What you need to know about coaching for college searches

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By Susan Pohorski

According to National Public Radio, parents are paying “executive function coaches” up to $6,000 to help their high school students get organized and become more successful in school and ready for college. Isn't this something parents should be doing? There are four areas of focus you can encourage your child to take to prepare for college-level course work and the higher education search process.

Photo of a mom coaching her daughter

Organization – A key skill in school, work and life is being organized. Keeping track of necessary documents, tasks and tools will help your child succeed in college and in the workplace. Create a space for him or her to do homework and gather information about higher education options. This includes establishing files for important documents, both paper and electronic.

Time Management – Your child should be able to follow their daily class schedule, keep track of assignment due dates, extra curricular activities and family events. Does he or she have a planner, datebook or electronic calendar on their cell phone? Some high schools provide planners to students. Make a regular appointment with your son or daughter on the weekend to go through the coming week and discuss upcoming tasks and assignments. If a project is due in two weeks, break it down into segments or steps and assign a deadline for each one and teach them to anticipate other assignments or exams popping up. Establish a timeline for entrance exams, college applications and financial aid applications. You might want to set up regular times each week for working on college stuff. Make a timeline of dates for the college application process.

Research skills – Hopefully, your child is learning to do research for schoolwork. The Internet is such a big help with any type of research. You can help by identifying questions necessary for the college search process. What information is important to know? What are the criteria for making the higher education decision? Help your child identify their interests and possible career choices before they start comparing colleges. If he or she has a vague notion of their dream job, suggest some research on that field to find out what is involved and what preparation is required.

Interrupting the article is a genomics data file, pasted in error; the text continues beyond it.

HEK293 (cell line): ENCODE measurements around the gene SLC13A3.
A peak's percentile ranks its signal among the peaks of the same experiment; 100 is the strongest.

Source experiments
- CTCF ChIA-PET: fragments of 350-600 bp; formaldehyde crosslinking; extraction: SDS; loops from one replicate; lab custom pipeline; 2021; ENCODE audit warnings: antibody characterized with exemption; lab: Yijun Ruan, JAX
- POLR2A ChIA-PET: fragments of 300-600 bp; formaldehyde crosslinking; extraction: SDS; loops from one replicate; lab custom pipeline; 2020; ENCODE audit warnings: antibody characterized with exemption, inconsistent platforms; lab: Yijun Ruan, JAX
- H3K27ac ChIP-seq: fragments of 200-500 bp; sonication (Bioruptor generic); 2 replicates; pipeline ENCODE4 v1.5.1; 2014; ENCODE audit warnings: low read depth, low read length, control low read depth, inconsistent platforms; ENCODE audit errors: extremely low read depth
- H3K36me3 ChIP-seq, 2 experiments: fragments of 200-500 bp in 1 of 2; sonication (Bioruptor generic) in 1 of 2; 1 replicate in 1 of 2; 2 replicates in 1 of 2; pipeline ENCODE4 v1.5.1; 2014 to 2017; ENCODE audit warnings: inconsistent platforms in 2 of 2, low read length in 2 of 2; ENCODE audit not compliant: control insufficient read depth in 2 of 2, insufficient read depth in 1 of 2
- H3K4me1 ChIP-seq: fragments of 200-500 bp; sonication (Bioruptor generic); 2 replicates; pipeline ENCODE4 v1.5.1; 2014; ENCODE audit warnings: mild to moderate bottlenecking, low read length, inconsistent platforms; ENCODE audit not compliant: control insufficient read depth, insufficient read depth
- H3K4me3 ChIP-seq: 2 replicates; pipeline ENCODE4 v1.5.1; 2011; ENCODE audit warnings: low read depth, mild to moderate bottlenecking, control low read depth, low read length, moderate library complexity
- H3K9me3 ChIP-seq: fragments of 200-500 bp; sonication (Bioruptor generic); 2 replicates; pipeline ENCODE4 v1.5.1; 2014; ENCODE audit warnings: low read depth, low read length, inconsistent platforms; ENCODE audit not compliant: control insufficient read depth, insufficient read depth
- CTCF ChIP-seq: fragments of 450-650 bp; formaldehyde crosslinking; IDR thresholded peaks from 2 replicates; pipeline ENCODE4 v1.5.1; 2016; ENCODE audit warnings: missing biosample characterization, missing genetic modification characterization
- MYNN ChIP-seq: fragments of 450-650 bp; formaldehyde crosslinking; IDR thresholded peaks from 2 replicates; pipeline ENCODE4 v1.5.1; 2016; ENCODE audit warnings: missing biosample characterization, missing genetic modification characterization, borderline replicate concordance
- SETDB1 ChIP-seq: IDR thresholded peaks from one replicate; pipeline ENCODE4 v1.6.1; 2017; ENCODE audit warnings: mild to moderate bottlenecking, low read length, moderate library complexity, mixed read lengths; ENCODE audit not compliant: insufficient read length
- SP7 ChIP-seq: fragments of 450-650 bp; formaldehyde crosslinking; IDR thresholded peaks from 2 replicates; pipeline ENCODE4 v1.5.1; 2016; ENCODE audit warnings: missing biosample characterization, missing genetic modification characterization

Self-management skills – How is she doing in school? Ask your student to assess her efforts and productivity. Identify areas for improvement and set goals. Does he think his math skills could use some more work? Maybe he needs a tutor. Does she think her note taking sucks? Perhaps some online resources could help. If your child seems stressed, identify some stress reducing activities or figure out what pursuits he could drop from his schedule.

Your child’s school counselor can be a great source of information. Consult with counselors and teachers on specific ways to coach your student. One of the most important things you can do to prepare your children for higher education is encourage them. Praise their efforts, express confidence in their abilities and celebrate their accomplishments.

Coach your child on these suggestions and you will see confidence in his or her abilities. Working on these areas will also reduce the stress of figuring out the future for you and your child and will train them for post high school success.